Conference paper Open Access

The Fire Fades: Navigating the End of the World in FromSoftware's Dark Souls

Stein, Eric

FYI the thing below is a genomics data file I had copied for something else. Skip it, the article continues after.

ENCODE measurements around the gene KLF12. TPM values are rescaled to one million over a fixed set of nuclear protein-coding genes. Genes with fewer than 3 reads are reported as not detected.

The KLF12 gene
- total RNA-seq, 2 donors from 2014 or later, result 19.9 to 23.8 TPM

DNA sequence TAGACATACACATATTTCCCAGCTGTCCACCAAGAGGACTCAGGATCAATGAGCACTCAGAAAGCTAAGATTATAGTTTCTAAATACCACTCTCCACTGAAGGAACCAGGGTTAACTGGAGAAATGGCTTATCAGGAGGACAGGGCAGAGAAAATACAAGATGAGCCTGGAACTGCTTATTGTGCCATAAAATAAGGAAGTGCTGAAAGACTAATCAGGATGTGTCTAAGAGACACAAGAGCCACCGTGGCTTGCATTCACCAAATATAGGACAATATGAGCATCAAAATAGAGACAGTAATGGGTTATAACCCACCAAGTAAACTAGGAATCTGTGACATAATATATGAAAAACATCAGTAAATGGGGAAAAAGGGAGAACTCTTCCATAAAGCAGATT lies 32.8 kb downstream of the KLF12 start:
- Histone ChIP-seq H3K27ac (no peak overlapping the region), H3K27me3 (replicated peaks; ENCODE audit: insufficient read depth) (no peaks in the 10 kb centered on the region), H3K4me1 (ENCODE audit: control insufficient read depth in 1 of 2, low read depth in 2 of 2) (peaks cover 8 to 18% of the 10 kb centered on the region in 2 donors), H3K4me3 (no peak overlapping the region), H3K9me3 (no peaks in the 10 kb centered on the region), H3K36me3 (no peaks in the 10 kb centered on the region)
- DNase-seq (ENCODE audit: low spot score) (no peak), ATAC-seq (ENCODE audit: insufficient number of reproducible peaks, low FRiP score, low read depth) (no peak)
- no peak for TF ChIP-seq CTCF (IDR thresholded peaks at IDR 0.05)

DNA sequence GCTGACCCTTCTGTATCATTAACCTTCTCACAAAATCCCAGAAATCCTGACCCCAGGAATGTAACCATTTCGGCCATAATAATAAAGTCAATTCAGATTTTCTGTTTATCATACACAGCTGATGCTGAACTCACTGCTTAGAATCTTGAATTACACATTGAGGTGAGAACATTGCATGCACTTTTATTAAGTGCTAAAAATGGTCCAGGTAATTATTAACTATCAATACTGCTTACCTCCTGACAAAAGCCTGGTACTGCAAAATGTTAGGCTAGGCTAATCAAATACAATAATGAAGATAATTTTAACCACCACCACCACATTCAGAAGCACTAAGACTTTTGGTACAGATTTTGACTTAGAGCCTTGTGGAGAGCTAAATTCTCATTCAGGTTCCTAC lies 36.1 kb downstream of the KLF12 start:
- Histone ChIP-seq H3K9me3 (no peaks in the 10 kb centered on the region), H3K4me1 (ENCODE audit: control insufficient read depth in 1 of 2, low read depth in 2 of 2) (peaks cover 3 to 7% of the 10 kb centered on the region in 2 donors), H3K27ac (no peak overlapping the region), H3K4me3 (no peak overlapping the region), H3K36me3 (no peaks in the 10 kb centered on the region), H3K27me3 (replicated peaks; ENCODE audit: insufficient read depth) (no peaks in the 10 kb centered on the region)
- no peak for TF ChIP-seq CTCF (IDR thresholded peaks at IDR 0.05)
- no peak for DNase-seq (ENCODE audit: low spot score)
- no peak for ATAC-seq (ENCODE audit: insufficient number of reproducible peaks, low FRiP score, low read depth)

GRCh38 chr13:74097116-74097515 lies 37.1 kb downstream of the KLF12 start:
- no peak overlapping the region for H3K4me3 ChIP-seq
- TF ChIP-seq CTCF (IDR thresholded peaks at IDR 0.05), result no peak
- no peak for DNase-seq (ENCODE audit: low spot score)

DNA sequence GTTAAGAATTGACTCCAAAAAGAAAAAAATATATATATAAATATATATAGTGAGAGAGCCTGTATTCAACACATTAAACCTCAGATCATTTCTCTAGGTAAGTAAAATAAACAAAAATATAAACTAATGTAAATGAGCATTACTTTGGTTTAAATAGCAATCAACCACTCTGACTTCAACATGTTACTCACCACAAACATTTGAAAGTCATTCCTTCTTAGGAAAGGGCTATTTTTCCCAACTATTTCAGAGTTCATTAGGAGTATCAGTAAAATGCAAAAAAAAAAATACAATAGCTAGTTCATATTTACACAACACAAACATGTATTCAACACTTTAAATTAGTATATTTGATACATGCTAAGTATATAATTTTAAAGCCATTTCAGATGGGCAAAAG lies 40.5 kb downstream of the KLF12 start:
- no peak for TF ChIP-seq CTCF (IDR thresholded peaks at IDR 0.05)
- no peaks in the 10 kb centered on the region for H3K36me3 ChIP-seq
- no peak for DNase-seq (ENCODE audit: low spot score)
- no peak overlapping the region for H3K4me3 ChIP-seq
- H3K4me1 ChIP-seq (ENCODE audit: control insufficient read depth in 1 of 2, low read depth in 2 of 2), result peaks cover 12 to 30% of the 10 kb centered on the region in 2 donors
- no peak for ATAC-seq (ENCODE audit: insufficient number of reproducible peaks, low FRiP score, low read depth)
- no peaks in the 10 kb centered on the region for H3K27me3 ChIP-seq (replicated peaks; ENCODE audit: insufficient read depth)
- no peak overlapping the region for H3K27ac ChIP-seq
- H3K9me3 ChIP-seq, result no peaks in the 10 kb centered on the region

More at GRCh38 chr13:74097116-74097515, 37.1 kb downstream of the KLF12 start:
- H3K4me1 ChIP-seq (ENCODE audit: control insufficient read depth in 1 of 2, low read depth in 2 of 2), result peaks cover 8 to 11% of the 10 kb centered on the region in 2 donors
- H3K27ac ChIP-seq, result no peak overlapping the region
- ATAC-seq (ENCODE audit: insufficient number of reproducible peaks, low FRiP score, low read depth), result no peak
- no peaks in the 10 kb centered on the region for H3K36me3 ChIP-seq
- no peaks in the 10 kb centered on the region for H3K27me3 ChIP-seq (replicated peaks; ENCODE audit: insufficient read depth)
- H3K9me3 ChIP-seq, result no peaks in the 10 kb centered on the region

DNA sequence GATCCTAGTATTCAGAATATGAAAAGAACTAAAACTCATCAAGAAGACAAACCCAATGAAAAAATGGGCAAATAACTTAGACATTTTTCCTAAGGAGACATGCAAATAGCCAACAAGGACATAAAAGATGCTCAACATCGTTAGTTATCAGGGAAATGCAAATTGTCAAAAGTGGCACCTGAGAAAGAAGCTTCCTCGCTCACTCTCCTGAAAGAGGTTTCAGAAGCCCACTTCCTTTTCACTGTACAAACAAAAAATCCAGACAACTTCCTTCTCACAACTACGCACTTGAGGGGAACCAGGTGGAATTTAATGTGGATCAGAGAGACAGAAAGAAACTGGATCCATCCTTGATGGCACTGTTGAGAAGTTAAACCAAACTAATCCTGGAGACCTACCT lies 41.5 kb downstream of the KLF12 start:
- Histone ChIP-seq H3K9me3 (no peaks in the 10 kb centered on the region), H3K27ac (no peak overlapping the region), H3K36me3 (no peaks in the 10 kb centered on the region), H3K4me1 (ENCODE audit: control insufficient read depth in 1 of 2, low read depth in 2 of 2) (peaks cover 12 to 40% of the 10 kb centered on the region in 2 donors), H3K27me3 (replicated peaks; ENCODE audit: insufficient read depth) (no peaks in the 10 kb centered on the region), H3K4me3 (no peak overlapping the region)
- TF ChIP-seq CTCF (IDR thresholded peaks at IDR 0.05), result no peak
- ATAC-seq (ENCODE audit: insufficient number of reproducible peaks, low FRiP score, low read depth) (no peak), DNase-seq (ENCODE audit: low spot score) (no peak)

What is the role of play at the end of the world? As reports on the climate crisis become increasingly dire, we must ask ourselves what good it is to talk about games, and particularly those games that operate in a fantastic register. The question inevitably arises: why continue to play at all when the world is on fire around us? Indeed, as Emily Rose recently remarked in an article on RE:BIND, not only is the planet on the brink of collapse, but the game industry, as it currently operates, is complicit in many of the unsustainable human practices that have led us to this point. The “abstract theatre of leisure-crafting,” as Rose phrases it, is not innocent. So, then, why play? This study takes up these urgent questions through close readings of developer FromSoftware’s critically acclaimed Souls series of video games: Dark Souls (2011), Dark Souls II (2014), and Dark Souls III (2016). In these games, the end of the world drives each narrative, but is also the thematic support for the basic gameplay loop that organizes players’ traversals of each gameworld. It is the contention of this paper that the Souls trilogy mounts a radical critique of political, epistemological, and ontological regimes that desperately cling to the status quo, proposing in their stead a myriad of new forms of existence that might be able to thrive in and through the apocalypse. These alternatives are born of affinities and agencies entirely other to, and often directly opposed to, the powers that have led the present world to its doom, and through play, the Souls games invite their players to consider such ‘minor literatures’ as legitimate alternatives to that which claims to be the only legitimate source of authority. In the opening cinematic to Dark Souls, we are told that “the flames will fade, and only dark will remain,” but it is precisely in this darkness that a fecund plurality of potentialities is to be found.

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